Comparisons between sport and managerial world are nowadays so overexploited that can be difficult to add something new without being predictable, But there are some areas in which this dichotomy can be analyzed from a different perspective and you can find the Basics of Project Management in a Long Distance Run.
For example, given that now running has become one of the coolest things to do while only some years ago runners were seen as totally alien to the rest of the community, we can see what a project manager can learn from the approach to the race from a top distance runner, when assigned the duty to lead a project end to end, to say it in a sporty way.
So, what are the main skills a long-distance runner needs to have in order to approach a race that can last for half an hour or more than two, in the case of a marathon? We can start by listing the most important: Pace, or Rhythm, Patience and Perseverance.
In the last few years, it has become easier to know at which pace you are running. Gps watches are now a common tool that can be bought for less than 100€ in every sports shop, but knowing your rhythm and running it in a race is a totally different thing. When you are at the start line of a race, be it short, medium-long or long, you are full of adrenaline, you can’t wait to start, and this can bring you to think you are invincible. A fast start is everything you need to prove you wrong. The same can be said of a project that should take one year to be developed: sometimes hurry is not the best of the advisors, and when you take a wrong step in the early stages, is difficult to set upright something later on.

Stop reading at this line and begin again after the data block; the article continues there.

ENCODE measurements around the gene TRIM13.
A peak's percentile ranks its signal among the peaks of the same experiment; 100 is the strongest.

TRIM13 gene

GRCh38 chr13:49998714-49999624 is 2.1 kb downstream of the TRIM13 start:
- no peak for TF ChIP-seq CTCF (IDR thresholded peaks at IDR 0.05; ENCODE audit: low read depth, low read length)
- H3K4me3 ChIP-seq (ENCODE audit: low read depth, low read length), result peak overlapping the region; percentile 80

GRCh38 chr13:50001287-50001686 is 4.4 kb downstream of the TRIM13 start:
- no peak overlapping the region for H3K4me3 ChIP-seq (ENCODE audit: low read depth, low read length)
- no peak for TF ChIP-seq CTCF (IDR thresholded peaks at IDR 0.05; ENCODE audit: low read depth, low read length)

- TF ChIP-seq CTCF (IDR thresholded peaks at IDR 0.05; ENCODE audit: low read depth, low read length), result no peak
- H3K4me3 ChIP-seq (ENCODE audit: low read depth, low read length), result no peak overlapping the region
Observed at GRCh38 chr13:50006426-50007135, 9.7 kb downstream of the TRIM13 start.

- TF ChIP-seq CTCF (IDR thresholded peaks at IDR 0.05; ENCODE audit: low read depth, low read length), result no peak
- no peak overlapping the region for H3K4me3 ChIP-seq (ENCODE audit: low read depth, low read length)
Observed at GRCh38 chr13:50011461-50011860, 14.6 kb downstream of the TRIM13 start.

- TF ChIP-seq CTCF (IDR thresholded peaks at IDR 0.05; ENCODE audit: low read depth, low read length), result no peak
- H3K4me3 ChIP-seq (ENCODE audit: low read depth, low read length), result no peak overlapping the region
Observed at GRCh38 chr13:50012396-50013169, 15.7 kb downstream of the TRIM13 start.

This brings us to the second skill a long distance runner needs to have when approaching a race: patience. It’s important to have a plan, and it’s most important to stick to it. If you do, things can go wrong, but if you don’t, things will go wrong. If you planned to pass the half marathon in 1h20’ and then accelerate then it doesn’t matter if you are feeling easy, run the half marathon in 1h20’ and then accelerate, because long distance running is nothing improvisation, and in one moment you can feel great while the later one you are not able to move a single leg. There is always time to run faster if you kept your energies safe in the first half. By saying this, I am aware that a leader has a completely different role than a runner, and leading a group means that sometimes you have to make decisions that can change radically the initial plan, but when there are some decisions to be taken, analysis is obviously a fundamental part, and knowledge is the first thing you have to rely on: knowledge of your Team, of the Market, of Yourself, of Your opponents.
It is then no secret that the most difficult part of participating in a marathon is not the running itself but preparing for it. Yes, when you are at 35 km and you think the finish line will never arrive is hard, but the hardest part is the 6 months ahead of the race. Here is where you need perseverance. The race is just the last kilometer.
During the preparation, there are many days in which you don’t understand why but you run 20 sec/km(or miles, if you use them) slower than your usual pace, or some in which you can’t even run because of tiredness, but you must go on, because these are the days that will make you win your challenge, whichever it is.
There is one last thing that in an endurance race is extremely useful to remember: when you want to do something, you really have to do it. If you decide that you want to give the race an acceleration, give it and don’t look back. The main feeling leaders should inspire in their colleagues is faith that they know what they are doing.
How many people would believe in them if left in uncertainties?